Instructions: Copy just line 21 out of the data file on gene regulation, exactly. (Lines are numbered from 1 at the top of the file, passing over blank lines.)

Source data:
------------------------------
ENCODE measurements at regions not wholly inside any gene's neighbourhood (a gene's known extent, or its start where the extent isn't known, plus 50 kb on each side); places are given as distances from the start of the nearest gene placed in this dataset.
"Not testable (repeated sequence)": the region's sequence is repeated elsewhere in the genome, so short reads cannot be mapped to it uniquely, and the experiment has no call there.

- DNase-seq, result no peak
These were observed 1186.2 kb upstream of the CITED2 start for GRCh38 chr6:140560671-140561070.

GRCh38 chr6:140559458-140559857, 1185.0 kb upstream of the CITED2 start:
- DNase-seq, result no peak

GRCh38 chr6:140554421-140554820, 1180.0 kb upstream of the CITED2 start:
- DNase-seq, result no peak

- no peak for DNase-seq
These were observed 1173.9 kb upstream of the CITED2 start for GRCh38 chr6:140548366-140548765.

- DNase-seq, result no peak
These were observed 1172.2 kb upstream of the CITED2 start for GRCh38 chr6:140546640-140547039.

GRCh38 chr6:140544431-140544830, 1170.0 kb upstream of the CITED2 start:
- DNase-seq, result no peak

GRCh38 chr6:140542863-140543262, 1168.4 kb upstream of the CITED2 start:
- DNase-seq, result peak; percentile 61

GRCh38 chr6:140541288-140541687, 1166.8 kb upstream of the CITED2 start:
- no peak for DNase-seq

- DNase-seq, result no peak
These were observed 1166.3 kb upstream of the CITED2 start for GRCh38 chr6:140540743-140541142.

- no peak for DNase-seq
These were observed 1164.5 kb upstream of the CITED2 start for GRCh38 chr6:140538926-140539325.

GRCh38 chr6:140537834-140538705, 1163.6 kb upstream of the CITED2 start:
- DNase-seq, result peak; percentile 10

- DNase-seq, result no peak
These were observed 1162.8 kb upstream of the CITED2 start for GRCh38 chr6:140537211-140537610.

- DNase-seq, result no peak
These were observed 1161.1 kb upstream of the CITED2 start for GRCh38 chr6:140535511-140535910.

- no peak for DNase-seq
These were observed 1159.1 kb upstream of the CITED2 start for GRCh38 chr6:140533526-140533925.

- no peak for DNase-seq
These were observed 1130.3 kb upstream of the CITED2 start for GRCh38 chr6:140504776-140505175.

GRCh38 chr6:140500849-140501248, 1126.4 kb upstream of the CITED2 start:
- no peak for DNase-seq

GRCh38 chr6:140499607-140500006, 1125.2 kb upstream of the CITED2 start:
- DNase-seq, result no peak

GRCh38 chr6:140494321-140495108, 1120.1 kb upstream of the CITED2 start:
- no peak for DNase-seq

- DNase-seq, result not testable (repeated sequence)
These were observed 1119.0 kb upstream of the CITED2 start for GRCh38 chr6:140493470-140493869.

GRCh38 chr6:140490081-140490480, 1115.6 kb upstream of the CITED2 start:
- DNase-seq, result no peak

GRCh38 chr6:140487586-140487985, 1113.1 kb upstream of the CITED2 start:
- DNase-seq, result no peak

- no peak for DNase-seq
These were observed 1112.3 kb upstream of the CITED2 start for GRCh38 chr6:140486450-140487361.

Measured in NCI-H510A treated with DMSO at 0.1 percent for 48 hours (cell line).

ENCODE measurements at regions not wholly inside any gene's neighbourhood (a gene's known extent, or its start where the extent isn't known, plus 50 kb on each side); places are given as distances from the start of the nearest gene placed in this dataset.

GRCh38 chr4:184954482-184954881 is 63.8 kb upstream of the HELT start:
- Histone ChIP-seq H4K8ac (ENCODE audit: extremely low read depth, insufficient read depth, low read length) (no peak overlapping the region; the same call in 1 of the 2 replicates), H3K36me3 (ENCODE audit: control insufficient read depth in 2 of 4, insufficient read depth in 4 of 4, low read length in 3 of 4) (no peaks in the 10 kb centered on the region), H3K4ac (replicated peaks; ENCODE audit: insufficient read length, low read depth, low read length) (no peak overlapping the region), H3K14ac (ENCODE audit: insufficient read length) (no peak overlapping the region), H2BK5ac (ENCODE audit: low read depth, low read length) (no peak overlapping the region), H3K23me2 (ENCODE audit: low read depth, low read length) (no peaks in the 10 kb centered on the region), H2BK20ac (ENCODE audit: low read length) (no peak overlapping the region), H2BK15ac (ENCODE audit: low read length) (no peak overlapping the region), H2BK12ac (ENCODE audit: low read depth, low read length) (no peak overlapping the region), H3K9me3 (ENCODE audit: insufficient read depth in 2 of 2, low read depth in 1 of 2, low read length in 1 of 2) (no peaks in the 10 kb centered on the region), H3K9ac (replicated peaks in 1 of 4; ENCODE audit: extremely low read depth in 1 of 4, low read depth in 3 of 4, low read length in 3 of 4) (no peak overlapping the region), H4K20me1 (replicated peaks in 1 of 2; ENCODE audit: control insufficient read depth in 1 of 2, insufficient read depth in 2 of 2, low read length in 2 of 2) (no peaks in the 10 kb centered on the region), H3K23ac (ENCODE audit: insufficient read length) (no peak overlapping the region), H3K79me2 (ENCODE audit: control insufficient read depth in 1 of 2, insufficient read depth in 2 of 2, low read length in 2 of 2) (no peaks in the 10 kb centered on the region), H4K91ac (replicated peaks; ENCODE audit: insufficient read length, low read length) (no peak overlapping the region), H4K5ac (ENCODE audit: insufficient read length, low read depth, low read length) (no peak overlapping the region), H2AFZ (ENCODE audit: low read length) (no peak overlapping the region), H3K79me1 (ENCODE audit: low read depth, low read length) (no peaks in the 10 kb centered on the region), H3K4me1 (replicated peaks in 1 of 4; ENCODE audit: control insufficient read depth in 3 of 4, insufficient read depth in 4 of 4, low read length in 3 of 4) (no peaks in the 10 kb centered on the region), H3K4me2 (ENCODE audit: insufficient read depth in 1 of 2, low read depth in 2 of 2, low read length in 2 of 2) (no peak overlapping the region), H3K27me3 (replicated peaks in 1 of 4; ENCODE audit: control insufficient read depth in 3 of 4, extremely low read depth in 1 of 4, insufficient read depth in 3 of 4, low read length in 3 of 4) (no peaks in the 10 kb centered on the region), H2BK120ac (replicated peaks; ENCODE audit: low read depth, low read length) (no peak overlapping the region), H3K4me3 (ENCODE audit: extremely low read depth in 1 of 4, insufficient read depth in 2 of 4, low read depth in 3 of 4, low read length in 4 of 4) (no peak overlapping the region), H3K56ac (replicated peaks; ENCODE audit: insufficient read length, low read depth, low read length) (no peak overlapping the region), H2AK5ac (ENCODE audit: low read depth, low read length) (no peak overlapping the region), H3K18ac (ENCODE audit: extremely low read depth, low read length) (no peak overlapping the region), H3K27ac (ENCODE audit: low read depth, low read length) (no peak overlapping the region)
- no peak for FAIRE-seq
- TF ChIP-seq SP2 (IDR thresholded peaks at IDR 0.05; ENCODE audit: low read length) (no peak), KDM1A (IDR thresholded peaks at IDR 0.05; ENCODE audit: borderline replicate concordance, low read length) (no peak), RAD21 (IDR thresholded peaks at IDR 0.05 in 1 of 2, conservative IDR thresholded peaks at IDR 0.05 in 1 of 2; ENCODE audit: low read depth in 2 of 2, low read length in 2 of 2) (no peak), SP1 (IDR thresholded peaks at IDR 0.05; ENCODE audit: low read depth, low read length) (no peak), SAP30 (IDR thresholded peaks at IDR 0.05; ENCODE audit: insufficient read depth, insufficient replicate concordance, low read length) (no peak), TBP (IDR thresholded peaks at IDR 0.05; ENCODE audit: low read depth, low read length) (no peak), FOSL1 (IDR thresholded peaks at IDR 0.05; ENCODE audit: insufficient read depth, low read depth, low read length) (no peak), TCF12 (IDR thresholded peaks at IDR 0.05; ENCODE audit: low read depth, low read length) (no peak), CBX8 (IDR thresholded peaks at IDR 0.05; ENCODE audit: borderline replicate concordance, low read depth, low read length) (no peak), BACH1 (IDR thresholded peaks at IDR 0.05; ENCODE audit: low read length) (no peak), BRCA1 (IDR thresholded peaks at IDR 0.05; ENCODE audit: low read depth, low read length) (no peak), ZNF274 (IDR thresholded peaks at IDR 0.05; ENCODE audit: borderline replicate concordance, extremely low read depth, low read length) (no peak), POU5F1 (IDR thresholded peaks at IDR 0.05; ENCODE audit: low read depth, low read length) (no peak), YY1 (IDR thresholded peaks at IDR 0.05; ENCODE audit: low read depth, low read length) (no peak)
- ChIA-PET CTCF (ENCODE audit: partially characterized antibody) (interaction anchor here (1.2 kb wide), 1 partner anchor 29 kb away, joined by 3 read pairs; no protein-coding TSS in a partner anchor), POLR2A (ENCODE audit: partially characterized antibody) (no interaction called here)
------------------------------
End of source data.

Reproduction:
- no peak for DNase-seq